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Wednesday, 15 August 2018
INTERNATIONAL SCHOOL APPOINTMENTS

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At the Cutting Edge of Micro-Management

By Joy Jameson

01/13/2018

At the Cutting Edge of Micro-Management
With the frequent turnover in teaching and administrative staff at international schools, it is not uncommon to find situations lacking in organization and effectiveness. In an effort to bring things under control, administrators sometimes establish a micro-management system. While this sort of managerial style may produce rapid results, it implies pros and cons that should be considered.

A strict micro-management style that dictates exactly how things will be done—at times even to the point of double checking the work of each team member for conformity—will no doubt provide uniformity and order. It will also serve as a guiding force for staff members lacking in organizational skills.

However, this strong-arm approach can be a double-edged sword. Due to its overly strict nature, if used on more than a very short-term basis it can have very negative effects on productivity, staff morale, and on the workplace environment in general. Tight controls take away workers’ independence and creativity. Many may feel that they don’t need to put much thought or effort into their work since the “checker” will be reviewing every detail and can, therefore, just correct the work or give them instructions on what to do.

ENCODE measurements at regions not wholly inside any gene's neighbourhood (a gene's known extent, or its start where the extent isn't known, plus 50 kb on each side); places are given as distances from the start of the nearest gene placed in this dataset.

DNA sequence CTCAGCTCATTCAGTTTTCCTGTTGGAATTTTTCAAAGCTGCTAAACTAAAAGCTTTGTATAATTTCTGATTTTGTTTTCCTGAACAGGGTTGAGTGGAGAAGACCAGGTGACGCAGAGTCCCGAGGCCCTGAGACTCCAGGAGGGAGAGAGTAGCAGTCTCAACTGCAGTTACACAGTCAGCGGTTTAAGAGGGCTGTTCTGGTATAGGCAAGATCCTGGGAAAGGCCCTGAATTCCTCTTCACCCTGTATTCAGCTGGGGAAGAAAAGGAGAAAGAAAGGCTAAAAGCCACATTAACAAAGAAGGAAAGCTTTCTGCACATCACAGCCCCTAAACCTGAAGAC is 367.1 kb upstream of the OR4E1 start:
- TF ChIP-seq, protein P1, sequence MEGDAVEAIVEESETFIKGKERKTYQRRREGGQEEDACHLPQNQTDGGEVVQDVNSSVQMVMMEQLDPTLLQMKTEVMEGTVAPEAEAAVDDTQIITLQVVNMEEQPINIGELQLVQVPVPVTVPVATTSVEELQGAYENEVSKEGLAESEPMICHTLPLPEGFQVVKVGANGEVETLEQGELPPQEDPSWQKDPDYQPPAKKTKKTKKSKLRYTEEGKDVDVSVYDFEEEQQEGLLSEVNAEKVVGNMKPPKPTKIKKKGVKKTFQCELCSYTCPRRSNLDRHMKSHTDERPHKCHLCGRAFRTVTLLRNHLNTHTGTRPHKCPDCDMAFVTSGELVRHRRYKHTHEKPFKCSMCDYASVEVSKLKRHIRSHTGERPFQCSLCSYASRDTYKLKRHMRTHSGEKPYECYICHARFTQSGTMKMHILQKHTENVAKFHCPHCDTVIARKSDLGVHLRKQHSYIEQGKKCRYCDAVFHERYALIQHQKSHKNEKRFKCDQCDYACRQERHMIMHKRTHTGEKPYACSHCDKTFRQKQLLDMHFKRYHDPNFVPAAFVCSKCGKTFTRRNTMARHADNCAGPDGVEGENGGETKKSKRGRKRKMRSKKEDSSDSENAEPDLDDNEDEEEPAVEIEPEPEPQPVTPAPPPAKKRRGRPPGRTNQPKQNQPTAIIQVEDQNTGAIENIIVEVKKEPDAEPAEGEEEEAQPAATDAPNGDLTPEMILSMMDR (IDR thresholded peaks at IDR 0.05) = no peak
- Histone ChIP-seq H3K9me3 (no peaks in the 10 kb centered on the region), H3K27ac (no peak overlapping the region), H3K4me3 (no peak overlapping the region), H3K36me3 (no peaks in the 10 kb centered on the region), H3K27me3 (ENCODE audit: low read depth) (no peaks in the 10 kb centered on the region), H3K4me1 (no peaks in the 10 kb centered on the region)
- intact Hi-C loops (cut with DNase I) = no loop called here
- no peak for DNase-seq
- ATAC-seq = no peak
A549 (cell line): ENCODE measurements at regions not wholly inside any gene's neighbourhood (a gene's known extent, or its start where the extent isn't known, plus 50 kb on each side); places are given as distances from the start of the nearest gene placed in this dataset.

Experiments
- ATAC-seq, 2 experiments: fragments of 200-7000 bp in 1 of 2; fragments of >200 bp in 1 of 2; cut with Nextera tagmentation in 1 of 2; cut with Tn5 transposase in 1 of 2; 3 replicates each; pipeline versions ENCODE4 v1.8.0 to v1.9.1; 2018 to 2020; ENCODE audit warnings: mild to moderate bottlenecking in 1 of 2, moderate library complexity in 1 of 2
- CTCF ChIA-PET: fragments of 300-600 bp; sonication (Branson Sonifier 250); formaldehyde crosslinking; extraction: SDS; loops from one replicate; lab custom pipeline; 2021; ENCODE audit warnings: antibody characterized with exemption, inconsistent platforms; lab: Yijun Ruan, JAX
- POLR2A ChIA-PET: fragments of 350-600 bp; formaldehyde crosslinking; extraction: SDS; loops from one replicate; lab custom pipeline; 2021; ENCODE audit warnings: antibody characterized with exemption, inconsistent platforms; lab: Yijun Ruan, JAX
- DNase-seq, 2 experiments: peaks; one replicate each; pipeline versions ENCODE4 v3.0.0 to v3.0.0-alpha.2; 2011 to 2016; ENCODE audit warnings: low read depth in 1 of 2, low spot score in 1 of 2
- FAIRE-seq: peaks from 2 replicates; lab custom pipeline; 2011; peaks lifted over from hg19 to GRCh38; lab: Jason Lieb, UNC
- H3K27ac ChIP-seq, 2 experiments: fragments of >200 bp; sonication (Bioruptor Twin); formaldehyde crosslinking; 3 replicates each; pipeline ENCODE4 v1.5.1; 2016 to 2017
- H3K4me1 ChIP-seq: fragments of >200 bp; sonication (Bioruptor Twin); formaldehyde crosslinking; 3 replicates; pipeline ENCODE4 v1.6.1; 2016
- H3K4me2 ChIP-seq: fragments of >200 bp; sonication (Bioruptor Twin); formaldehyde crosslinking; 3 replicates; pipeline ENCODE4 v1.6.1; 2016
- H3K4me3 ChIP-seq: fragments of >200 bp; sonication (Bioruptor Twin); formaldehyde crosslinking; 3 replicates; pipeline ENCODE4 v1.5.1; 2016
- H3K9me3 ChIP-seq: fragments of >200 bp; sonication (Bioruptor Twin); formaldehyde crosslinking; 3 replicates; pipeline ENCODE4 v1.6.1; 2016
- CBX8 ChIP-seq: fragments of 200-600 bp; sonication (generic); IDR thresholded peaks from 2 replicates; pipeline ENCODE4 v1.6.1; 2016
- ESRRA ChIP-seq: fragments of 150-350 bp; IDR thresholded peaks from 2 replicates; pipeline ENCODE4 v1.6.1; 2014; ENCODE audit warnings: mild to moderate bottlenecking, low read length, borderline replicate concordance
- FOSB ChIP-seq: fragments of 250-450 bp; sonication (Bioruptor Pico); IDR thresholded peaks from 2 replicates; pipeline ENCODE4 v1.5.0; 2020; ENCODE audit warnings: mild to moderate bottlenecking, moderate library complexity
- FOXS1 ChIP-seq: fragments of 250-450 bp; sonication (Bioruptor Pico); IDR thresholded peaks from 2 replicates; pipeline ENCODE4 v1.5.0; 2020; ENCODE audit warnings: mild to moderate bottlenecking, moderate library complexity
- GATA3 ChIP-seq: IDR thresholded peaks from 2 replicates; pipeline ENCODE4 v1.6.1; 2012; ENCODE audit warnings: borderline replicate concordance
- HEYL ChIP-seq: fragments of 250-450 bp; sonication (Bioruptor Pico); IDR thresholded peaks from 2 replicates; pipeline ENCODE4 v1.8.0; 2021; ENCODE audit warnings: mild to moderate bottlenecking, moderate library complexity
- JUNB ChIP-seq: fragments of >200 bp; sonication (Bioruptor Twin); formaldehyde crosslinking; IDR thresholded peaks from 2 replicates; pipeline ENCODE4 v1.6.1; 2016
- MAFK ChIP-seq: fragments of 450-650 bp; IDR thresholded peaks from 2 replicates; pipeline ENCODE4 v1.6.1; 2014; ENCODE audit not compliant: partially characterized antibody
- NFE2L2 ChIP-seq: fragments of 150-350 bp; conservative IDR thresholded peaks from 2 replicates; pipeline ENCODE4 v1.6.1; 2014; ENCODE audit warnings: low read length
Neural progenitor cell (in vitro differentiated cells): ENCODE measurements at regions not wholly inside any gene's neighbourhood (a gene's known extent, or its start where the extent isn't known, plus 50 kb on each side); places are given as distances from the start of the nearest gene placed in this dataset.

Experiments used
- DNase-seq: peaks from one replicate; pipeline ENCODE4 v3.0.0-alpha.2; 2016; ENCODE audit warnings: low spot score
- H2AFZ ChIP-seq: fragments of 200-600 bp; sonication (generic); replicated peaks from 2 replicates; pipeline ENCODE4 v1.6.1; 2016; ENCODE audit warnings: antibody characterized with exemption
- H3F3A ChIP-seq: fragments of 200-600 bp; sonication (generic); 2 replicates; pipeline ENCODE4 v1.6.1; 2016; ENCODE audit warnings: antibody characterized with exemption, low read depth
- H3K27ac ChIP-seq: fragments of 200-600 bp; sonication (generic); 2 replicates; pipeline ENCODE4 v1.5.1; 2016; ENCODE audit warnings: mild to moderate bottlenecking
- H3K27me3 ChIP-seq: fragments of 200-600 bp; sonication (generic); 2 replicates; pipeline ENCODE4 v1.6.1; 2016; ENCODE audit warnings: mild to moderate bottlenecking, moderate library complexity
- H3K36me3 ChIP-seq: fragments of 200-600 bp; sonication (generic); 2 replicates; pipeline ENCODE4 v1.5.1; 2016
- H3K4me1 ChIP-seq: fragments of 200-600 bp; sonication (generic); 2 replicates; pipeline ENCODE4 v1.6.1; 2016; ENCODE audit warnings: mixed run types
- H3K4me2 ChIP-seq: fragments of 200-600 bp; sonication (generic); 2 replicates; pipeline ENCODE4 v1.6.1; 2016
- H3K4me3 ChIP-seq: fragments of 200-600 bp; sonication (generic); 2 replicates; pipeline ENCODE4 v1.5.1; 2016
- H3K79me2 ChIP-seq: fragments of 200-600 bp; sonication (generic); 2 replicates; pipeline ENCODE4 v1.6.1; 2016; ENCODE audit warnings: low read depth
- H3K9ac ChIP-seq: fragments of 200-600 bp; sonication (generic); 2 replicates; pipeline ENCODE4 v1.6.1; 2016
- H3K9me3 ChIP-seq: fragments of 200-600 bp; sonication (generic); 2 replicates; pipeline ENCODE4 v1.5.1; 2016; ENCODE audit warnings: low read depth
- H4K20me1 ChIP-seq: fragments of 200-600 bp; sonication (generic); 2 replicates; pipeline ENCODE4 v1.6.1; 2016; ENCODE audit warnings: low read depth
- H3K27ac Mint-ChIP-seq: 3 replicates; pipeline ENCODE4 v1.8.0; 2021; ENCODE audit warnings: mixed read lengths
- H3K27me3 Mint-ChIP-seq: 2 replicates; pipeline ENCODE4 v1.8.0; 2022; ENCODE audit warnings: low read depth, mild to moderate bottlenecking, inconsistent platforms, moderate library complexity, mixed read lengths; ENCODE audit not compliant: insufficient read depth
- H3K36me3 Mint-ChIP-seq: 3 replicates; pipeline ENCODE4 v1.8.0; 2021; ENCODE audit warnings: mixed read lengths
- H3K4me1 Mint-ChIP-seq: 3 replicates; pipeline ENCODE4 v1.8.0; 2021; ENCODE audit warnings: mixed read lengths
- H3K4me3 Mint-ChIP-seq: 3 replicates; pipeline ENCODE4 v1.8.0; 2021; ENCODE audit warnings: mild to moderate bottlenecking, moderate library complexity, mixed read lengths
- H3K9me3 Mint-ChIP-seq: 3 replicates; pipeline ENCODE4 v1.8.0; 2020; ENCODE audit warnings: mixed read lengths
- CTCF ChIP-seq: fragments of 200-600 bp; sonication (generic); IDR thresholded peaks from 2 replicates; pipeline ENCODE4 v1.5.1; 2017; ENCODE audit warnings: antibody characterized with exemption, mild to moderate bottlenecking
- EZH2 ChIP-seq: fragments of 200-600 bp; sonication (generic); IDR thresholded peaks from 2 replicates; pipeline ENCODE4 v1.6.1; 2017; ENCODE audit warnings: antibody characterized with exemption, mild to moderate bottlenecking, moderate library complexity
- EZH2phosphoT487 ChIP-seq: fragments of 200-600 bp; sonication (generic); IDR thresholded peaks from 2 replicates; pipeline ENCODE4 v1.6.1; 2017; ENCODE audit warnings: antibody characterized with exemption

Others may feel that such tight controls are suffocating and an insult to their intelligence, thus making the work seem boring and ridiculous. With such oversight and second guessing, a very positive and creative workplace where all members once shared ideas can quickly transform into a very negative sweatshop situation, in which all are required to do their work in the exact same manner and with the added pressure of numerous “checker” deadlines set up at baby-step distances throughout the process of completing a project.

In situations such as this, tension will inevitably build within the work environment, producing personnel problems and, in extreme cases, inciting a staff rebellion and possibly total system failure.

For these reasons, it is important for administrators to frequently review the management frameworks they establish, checking for problems and gathering feedback in order to ensure that operations are proceeding as intended, with no tension simmering in the background.

The goal for any organization is to ensure that all mechanisms are functioning smoothly. In cases where the operating manual prescribes micro-management, however, without enlightened oversight what started out as a well-intentioned effort to provide order can easily devolve into a very negative and counterproductive situation.




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